Aztec commission looks toward fiscal year 2018
AZTEC — While fiscal year 2018 does not start for several months, Aztec officials already are considering priority projects for that time frame.
The City Commission brainstormed several possibilities during a work session Monday. The priorities will be used to set a budget for fiscal year 2018.
Gross receipts tax revenue likely will continue to be a challenge in the upcoming fiscal year. When reached by phone Thursday, City Manager Joshua Ray said the city's gross receipts tax revenue is down 12 percent this year compared to fiscal year 2016.
Because the majority of the city's budget comes from gross receipts tax revenues, that decrease means less money for the city to use for projects.
"I think we're going to have to focus on the items that aren't construction items," Ray said.
Ray said the commission's brainstorming led to a work plan that the city will be able to use during the upcoming fiscal year.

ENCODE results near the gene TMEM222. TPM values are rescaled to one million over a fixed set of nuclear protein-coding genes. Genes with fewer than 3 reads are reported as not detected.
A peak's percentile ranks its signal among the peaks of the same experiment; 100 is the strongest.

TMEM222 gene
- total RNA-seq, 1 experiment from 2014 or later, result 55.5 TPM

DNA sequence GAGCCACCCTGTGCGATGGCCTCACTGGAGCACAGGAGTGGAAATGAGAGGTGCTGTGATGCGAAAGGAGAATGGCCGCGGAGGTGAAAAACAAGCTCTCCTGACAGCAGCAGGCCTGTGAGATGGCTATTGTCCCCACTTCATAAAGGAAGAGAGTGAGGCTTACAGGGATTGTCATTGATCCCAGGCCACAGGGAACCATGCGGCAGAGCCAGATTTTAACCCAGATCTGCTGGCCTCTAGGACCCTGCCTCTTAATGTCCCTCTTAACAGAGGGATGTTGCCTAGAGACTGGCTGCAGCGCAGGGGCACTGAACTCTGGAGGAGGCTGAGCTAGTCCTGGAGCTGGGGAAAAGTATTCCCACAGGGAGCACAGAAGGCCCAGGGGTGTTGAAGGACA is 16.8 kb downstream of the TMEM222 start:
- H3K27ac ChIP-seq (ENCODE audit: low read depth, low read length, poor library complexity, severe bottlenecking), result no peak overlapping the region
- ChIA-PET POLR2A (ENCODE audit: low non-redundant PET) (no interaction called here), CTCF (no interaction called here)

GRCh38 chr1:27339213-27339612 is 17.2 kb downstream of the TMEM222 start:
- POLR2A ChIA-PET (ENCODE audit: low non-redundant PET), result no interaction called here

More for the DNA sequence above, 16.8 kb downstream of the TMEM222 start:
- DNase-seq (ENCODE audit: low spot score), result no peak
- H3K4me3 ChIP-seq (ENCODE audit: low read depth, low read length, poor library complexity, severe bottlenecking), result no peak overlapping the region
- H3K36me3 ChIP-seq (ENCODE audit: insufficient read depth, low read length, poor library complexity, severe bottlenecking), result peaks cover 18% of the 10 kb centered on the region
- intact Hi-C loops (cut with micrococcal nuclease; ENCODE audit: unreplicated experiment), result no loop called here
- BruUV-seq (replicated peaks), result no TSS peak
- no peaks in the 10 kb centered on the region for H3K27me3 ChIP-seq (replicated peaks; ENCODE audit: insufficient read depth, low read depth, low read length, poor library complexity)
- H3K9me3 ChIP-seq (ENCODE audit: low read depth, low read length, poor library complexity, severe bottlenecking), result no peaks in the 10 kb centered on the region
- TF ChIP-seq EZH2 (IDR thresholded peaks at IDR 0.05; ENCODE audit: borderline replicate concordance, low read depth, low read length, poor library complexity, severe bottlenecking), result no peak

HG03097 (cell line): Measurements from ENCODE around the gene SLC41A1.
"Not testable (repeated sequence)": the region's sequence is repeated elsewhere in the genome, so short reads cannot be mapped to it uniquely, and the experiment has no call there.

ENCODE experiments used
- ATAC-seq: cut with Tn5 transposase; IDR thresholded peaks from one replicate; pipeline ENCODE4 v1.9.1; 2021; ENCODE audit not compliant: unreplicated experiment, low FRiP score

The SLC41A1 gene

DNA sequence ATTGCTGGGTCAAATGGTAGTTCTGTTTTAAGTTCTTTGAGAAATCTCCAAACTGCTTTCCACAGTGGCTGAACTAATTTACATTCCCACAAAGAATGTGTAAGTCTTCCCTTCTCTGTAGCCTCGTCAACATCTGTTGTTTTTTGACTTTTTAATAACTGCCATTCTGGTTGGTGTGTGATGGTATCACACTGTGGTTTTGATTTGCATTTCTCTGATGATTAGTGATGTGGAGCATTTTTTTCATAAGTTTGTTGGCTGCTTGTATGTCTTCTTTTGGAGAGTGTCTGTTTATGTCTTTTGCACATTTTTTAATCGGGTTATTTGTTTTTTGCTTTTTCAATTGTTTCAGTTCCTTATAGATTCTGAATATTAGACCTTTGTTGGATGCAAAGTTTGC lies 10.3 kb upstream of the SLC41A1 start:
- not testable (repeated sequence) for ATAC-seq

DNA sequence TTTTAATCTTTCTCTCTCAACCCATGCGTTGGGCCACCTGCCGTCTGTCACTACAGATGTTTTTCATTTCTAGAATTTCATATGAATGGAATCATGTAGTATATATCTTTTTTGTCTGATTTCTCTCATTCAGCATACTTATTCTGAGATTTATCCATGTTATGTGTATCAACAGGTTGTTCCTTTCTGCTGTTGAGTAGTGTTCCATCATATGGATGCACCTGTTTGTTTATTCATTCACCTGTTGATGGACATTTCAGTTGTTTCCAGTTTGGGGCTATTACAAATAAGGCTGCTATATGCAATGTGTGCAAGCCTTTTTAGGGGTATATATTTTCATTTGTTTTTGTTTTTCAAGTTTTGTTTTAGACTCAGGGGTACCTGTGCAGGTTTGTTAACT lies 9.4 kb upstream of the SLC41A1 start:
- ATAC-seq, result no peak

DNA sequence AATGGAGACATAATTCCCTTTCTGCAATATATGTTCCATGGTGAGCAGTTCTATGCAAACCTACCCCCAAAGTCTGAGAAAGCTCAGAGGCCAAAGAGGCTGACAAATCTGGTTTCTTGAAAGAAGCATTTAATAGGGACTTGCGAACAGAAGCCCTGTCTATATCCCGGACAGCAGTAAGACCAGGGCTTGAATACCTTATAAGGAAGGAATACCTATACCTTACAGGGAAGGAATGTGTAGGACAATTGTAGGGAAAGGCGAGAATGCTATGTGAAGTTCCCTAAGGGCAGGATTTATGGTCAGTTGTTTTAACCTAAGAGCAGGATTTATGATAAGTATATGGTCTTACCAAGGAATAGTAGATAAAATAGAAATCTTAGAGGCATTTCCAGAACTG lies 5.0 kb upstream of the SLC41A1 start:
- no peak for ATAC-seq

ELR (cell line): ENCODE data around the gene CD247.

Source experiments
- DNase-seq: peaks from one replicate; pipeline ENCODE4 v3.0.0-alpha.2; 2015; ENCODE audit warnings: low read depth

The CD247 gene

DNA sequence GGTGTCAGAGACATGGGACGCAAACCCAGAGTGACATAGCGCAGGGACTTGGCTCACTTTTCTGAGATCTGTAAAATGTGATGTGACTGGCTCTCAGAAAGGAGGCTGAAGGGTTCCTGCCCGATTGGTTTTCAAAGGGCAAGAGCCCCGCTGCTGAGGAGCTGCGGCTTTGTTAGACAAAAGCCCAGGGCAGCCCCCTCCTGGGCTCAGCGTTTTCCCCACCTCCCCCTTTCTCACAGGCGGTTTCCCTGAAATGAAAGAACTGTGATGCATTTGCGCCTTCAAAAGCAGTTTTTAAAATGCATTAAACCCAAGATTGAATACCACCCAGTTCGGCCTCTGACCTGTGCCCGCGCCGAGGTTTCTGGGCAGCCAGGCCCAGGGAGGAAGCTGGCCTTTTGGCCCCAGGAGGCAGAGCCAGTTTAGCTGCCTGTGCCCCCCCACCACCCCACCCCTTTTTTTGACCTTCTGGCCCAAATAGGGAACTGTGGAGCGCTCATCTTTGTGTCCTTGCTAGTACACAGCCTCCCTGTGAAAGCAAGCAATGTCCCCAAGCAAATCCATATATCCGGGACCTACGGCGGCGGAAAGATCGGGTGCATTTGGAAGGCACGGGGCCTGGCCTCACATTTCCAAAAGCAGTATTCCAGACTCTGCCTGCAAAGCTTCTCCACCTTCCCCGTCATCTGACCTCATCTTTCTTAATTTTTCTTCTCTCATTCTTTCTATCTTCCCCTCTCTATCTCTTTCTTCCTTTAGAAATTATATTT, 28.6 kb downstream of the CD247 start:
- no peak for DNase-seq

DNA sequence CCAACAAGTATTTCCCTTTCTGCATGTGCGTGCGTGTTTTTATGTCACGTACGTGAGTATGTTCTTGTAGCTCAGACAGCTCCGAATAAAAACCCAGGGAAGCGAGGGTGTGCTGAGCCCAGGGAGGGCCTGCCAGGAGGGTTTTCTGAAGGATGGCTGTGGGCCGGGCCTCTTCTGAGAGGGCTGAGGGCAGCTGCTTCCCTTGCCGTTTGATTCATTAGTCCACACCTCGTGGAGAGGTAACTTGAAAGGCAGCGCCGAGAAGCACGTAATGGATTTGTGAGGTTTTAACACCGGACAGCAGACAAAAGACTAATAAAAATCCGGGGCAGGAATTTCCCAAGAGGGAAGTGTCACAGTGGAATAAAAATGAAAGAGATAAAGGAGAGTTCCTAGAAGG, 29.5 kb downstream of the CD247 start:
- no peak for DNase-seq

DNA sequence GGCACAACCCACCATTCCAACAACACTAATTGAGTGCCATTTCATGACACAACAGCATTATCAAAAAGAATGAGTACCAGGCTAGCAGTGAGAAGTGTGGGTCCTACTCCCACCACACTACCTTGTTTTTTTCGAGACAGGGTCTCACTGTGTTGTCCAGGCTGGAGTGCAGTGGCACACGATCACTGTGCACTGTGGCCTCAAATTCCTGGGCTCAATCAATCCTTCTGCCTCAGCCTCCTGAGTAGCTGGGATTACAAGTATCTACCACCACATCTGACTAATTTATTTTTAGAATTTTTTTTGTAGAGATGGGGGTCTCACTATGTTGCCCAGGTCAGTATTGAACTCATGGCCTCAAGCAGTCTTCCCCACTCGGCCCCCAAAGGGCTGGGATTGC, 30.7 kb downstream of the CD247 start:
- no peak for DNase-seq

One of the items that many residents likely will notice is the city developing a street-sweeping policy, which was one of the first priorities the commission discussed during the brainstorming session.
Commissioner Katee McClure brought up the street sweeping, which Mayor Sally Burbridge supported. Burbridge cited a group of small business owners organizing the monthly Fourth Friday events as a reason to keep Main Avenue clean. On the fourth Friday of every month, businesses in downtown Aztec remain open late and many of them feature special offerings.
Burbridge said the city can support Fourth Fridays by providing the business owners a clean environment through street sweeping.
While Burbridge and McClure said they have received calls about street sweeping, Commissioner Austin Randall said he hears a lot of complaints about street maintenance and striping.
Another project commissioners mentioned was the city looking into a waste-to-energy project.
"That's an exciting new project for our community moving forward," Burbridge said.
During the meeting, Ray said the project, which would turn trash into electricity, could benefit Aztec financially and environmentally.
"It could reduce our overall purchase of power, and it could reduce our overall footprint of the land," he said.
Other items that were discussed included a study looking at affordable housing, increasing the size of the police force, continued repair and replacement of sewer lines, and maintaining parks.
Hannah Grover covers government for The Daily Times. She can be reached at 505-564-4652.